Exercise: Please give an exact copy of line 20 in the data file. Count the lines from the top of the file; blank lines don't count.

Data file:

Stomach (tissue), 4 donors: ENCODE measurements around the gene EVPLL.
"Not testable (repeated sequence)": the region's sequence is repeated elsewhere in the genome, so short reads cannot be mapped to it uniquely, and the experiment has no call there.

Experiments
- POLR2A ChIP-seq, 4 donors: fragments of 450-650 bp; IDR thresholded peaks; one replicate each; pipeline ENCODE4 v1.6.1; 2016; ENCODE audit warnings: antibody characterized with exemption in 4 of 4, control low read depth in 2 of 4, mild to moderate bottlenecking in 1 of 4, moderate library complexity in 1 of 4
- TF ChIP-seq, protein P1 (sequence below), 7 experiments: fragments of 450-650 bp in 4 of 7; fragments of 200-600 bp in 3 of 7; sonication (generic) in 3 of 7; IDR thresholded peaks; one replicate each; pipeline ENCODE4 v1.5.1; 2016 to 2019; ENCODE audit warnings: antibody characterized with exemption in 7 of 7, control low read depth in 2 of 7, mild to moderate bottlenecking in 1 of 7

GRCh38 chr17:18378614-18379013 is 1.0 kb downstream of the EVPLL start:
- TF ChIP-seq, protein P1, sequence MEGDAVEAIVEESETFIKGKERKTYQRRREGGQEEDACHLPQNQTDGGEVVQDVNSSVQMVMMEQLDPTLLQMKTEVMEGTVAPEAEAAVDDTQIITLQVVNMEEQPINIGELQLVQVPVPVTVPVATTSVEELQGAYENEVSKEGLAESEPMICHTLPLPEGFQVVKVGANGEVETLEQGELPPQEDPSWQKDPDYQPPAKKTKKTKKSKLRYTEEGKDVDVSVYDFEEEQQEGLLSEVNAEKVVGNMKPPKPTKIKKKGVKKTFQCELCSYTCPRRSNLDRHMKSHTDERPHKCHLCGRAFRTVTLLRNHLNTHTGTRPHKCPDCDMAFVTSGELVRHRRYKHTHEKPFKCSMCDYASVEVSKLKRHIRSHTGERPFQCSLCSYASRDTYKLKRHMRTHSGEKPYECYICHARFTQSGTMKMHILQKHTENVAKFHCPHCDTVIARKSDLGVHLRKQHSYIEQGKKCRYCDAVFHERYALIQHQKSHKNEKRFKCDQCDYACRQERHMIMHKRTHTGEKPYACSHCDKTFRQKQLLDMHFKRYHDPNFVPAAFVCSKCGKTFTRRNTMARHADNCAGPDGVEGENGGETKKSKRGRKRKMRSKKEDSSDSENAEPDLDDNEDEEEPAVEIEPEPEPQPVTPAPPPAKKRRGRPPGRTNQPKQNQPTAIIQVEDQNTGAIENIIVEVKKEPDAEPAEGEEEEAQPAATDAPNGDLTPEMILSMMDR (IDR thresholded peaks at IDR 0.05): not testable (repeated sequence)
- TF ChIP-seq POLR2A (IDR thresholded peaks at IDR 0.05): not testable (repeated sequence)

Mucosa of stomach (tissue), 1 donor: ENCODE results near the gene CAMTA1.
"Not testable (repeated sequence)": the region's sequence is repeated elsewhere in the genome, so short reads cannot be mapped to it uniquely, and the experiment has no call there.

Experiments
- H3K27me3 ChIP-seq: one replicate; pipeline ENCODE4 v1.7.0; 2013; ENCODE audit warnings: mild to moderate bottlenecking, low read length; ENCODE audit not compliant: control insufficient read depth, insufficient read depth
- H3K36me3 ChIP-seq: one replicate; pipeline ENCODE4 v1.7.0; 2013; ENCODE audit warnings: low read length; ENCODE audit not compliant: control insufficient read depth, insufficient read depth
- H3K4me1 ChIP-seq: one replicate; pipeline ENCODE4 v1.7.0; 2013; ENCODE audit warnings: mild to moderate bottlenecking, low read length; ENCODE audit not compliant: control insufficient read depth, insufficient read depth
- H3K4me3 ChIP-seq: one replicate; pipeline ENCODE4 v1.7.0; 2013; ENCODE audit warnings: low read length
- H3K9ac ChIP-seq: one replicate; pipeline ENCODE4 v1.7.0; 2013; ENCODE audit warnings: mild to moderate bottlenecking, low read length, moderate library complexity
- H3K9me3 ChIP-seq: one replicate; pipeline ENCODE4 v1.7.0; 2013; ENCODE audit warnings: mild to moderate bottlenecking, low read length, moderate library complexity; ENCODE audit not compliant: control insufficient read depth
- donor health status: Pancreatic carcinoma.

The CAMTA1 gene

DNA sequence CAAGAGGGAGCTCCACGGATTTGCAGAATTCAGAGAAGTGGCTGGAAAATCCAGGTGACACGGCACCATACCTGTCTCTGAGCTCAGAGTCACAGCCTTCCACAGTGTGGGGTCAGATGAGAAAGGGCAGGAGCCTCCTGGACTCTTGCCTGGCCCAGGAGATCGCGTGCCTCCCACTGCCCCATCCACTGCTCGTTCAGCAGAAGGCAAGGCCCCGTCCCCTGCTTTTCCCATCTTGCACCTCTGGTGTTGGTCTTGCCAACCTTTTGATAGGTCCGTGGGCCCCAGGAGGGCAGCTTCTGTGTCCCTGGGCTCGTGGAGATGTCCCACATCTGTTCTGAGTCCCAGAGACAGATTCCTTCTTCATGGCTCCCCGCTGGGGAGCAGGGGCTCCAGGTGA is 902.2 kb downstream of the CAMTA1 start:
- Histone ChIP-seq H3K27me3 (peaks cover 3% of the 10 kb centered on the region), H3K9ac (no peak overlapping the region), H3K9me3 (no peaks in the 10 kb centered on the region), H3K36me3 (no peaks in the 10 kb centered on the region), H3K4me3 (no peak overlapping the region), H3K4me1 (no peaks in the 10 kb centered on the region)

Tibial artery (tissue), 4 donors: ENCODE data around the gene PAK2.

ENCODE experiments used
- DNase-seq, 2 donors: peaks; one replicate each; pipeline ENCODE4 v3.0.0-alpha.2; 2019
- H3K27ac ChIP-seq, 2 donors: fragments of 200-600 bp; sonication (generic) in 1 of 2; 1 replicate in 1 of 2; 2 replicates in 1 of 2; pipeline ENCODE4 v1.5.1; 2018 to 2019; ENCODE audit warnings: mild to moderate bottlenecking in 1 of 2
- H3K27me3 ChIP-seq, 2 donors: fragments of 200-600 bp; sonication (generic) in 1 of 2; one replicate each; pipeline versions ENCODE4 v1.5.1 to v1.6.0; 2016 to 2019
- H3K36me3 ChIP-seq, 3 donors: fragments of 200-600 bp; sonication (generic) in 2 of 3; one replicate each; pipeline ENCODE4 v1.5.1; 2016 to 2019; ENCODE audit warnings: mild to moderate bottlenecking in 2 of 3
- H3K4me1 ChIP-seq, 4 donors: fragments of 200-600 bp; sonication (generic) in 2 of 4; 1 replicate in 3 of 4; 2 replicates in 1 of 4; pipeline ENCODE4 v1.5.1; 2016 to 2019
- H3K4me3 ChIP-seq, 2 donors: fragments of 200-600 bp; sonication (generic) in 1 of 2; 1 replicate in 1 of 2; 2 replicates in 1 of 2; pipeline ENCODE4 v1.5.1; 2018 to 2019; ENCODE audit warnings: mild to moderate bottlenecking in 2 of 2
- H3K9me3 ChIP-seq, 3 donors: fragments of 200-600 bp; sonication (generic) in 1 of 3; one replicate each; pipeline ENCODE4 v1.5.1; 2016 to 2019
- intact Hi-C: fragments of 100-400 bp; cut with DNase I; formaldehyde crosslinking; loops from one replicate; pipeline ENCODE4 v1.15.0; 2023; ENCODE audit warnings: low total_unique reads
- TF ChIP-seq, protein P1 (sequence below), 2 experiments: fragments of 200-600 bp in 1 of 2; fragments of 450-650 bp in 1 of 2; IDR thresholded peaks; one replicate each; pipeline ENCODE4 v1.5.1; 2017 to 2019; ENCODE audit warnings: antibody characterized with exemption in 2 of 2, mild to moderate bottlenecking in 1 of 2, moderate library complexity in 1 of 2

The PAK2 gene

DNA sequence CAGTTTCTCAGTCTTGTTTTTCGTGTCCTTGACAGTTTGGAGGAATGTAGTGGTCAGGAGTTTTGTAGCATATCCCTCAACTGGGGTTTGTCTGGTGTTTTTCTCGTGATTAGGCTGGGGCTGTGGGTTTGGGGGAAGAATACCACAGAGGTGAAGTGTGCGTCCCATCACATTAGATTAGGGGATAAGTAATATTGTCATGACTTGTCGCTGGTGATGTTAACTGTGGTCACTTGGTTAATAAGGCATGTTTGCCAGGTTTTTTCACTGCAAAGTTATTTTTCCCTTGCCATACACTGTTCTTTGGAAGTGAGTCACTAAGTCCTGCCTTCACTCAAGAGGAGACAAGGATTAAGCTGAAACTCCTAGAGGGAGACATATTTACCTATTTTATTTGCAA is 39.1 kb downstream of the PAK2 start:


DNA sequence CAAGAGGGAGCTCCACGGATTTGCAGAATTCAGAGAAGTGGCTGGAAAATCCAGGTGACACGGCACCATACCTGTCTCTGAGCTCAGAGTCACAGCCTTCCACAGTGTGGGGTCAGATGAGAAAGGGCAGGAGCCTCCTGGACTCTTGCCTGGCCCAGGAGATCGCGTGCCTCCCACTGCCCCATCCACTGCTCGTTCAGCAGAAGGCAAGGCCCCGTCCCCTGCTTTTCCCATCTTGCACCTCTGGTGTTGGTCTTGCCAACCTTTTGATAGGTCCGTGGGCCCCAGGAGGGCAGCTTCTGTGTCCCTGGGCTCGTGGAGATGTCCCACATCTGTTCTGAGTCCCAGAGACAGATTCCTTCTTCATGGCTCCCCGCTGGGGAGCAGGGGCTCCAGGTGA is 902.2 kb downstream of the CAMTA1 start: